President Duterte Signs the EO on Smoke-Free Environments in Public and Enclosed Places


President Rodrigo Duterte signed on May 16 Executive Order No. 26 providing for the establishment of smoke-free environments in public and enclosed places.   


Secretary of Health Paulyn Jean Rosell-Ubial said, “The Department of Health is pleased to share with the public the executive order that reinforces the firm and unwavering commitment of the President to the health and welfare of all Filipinos. If properly implemented, this will contribute to the reduction of the 87,000 deaths from tobacco use. ”


The executive order was patterned after the Davao City ordinance when it was in the early years of implementation. Smoking within enclosed public places and public conveyances is prohibited. Selling, distributing or purchasing tobacco products to and from minors is also unlawful. Minors are not allowed to smoke, sell or buy cigarettes or any other tobacco products, and it is also unlawful to order a minor to use, light up, buy, sell, distribute, deliver, advertise or promote tobacco products, a practice which is very common especially in rural areas.


Secretary Ubial reiterated the ban on sale and distribution of tobacco products, and ban on advertisements and promotional materials, as stated in the executive order, in schools, public playground, youth hostels and recreational facilities for minors, including those frequented by minors, or within 100 meter perimeter radius of these places, equivalent to three basketball courts.  It is also prohibited to place any form of tobacco advertisement outside point-of-sales stores, and this is the most outstanding provision in the order.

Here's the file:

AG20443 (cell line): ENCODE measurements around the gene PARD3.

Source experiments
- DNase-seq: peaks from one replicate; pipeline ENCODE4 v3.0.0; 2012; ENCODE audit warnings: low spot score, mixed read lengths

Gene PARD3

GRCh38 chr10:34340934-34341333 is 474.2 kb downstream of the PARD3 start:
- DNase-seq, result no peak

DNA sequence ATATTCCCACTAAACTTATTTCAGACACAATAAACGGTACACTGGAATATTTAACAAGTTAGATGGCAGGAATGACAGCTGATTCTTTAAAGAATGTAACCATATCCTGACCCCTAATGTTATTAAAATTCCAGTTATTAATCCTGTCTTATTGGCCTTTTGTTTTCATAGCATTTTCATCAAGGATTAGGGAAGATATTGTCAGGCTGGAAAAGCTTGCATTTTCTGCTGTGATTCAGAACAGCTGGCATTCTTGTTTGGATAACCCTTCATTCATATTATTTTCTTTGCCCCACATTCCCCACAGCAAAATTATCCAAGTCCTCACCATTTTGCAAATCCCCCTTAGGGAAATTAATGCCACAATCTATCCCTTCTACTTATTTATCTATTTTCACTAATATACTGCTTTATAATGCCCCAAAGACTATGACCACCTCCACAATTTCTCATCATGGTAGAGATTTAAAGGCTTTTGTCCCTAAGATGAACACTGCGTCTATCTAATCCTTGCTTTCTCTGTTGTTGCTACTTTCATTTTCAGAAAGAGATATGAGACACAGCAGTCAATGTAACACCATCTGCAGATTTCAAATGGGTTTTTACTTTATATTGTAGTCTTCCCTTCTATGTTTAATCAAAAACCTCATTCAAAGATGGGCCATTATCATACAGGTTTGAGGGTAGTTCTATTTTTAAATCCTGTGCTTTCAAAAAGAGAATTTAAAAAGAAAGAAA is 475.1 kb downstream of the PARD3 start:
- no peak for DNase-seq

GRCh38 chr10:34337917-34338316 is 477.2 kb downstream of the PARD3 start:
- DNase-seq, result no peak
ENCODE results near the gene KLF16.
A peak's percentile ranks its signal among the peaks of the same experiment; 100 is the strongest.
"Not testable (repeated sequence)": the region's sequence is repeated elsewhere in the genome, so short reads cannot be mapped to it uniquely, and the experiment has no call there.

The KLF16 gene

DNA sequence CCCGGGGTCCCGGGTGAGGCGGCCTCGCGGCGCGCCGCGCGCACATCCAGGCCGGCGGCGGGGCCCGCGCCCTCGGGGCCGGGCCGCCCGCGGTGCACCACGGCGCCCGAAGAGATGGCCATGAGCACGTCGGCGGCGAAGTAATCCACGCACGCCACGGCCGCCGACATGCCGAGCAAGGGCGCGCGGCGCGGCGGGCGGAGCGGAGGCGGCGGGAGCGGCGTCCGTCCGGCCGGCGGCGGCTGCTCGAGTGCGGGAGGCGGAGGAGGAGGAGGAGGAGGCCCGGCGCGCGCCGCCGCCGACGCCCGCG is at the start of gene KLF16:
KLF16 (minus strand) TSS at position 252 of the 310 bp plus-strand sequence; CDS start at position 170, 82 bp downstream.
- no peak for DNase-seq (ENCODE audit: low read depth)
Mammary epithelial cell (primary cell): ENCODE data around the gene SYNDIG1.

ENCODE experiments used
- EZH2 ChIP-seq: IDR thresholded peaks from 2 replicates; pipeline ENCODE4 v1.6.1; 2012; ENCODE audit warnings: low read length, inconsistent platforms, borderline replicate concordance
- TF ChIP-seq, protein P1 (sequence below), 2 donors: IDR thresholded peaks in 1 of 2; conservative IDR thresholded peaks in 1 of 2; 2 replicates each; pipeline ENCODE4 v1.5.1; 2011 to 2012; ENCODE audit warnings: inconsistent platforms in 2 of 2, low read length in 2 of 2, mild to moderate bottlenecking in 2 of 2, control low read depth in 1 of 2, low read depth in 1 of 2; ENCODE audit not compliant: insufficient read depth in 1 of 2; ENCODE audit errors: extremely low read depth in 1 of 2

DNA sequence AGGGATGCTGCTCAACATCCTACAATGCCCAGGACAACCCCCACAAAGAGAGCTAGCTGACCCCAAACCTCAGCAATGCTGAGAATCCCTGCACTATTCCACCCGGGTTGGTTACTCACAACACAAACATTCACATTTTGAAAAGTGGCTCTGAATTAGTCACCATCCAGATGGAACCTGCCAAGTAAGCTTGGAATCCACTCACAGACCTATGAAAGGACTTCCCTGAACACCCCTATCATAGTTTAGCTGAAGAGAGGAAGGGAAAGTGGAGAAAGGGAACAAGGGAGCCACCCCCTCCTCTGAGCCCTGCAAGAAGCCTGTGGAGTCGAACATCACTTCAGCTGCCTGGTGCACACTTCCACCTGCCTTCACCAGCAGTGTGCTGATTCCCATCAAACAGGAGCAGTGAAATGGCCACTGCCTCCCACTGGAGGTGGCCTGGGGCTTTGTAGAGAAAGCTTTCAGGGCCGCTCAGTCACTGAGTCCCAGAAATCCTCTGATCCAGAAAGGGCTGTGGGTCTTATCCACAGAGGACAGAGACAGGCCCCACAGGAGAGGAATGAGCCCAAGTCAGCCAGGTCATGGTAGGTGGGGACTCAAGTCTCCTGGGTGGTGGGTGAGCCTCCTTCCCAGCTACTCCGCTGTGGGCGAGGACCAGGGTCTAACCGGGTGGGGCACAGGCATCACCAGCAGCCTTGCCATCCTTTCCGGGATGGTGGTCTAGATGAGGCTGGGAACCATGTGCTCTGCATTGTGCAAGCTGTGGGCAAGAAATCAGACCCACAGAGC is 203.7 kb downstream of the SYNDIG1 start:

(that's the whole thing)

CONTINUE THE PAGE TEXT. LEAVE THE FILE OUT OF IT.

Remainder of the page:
“The Department of Health will lead in developing the implementing rules and regulations to guide the local government units (LGUs) in the implementation.  We will continue to build capacity of health workers on smoking cessation as we expect more smokers to quit due to the environment this order will create which is conducive for quitting. The executive order suggested the minimum standards to be followed, but by virtue of the local government code, the LGUs have the mandate to institute more stringent measures and impose penalties for optimum protection of the health of their constituents, in compliance with the obligations under the Framework Convention on Tobacco Control,” said Secretary Ubial.